Contact Lens Seller Beats Antitrust Case

Contact lens seller 1800Contacts didn't violate antitrust laws by suing rival company Lens.com over its AdWords campaign, a federal judge has ruled.

U.S. District Court Judge David Sam in Utah rejected Lens.com's arguments that 1800Contacts engaged in “sham litigation” by bringing trademark infringement lawsuits against competitors that purchased pay-per-click ads. Sam ruled this week that 1800Contacts lawsuit was not a “sham,” given that the company had a “legal and factual basis” for bringing the case.

In the last decade, 1800Contacts has sued at least 15 companies -- including Lens.com, Walgreen and Lensfast -- of infringing trademark by purchasing the term “1800Contacts” as a trigger for pay-per-click ads on search engines. Lens.com argued in a 2011 lawsuit that 1800Contacts' litigation campaign violated antitrust laws. "Notwithstanding its carefully crafted image, 1-800 has battled to censor and impede the universe of information that can be passed on to consumers; and conspired to ensure that consumers never taste the fruits of competition,” Lens.com alleged in its lawsuit.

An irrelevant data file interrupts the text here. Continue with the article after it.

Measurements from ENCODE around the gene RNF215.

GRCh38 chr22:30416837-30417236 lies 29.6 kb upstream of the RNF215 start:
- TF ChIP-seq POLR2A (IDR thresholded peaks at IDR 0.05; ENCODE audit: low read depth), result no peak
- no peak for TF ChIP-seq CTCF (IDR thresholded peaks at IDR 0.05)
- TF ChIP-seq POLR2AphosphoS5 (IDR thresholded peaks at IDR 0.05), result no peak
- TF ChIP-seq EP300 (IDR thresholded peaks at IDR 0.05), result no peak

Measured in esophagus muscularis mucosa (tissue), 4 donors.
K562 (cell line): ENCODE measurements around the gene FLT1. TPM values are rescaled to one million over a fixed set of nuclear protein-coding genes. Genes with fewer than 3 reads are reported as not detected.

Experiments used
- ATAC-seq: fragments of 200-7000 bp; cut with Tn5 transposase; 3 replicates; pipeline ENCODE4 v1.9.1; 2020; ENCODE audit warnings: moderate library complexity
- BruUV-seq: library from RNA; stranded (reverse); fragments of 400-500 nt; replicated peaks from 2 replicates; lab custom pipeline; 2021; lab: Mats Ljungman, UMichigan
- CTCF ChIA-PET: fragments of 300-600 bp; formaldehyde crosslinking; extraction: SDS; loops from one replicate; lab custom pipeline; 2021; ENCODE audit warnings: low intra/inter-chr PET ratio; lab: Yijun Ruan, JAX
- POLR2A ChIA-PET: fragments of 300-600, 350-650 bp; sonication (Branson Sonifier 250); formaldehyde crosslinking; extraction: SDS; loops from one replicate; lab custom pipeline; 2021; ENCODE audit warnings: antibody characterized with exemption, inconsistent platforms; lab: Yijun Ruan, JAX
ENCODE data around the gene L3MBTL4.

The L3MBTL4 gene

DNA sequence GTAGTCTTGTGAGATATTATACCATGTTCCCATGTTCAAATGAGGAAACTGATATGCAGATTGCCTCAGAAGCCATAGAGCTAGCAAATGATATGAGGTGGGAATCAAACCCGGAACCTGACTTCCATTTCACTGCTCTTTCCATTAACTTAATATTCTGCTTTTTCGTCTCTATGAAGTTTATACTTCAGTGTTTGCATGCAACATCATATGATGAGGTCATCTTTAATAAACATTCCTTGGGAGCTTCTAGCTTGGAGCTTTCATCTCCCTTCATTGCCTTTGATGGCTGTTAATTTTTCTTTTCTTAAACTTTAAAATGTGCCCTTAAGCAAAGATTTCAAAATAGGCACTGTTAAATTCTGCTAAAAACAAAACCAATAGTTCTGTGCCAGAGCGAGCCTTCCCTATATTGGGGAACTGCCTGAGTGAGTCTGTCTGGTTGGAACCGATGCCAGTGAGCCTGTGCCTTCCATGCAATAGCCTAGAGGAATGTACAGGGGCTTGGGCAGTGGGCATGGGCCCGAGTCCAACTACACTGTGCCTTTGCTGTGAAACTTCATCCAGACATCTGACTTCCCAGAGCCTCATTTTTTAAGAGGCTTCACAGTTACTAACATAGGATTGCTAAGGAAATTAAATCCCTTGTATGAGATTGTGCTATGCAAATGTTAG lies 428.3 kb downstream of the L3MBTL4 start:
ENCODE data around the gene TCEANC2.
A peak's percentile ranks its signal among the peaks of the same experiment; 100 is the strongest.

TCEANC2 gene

Lens.com brought the antitrust lawsuit after U.S. District Court Judge Clark Waddoups in Utah sided with the company and dismissed the trademark infringement case filed by 1800Contacts. Waddoups said in his opinion that if 1-800-Contacts was able to prevent competitors from appearing in search results when consumers searched for its name, the result would be "an anti-competitive, monopolistic protection, to which it is not entitled."

While Lens.com's antitrust case was pending, 1800Contacts appealed the dismissal of its trademark case. Last summer, the 10th Circuit Court of Appeals agreed with Lens.com that it didn't infringe 1800Contacts' trademark by using it to trigger paid search ads. But the court also said that 1800Contacts was entitled to proceed with one small portion of its case -- a claim that one of Lens.com's affiliates wrongly used the term 1800Contacts within the text of the ads.

That ruling, marking a partial (though minor) victory for 1800Contacts, was enough to show that its lawsuit wasn't a “sham,” Sam ruled.

Santa Clara University law professor Eric Goldman, a trademark and advertising expert, says the ruling is not a surprise. “Antitrust law is not well-designed to redress abusive and anti-competitive trademark lawsuits,” he says in an email to Online Media Daily. Goldman has criticized 1800Contacts for its AdWords-related litigation campaign, which he says “appeared to be solely about suppressing its competition.”

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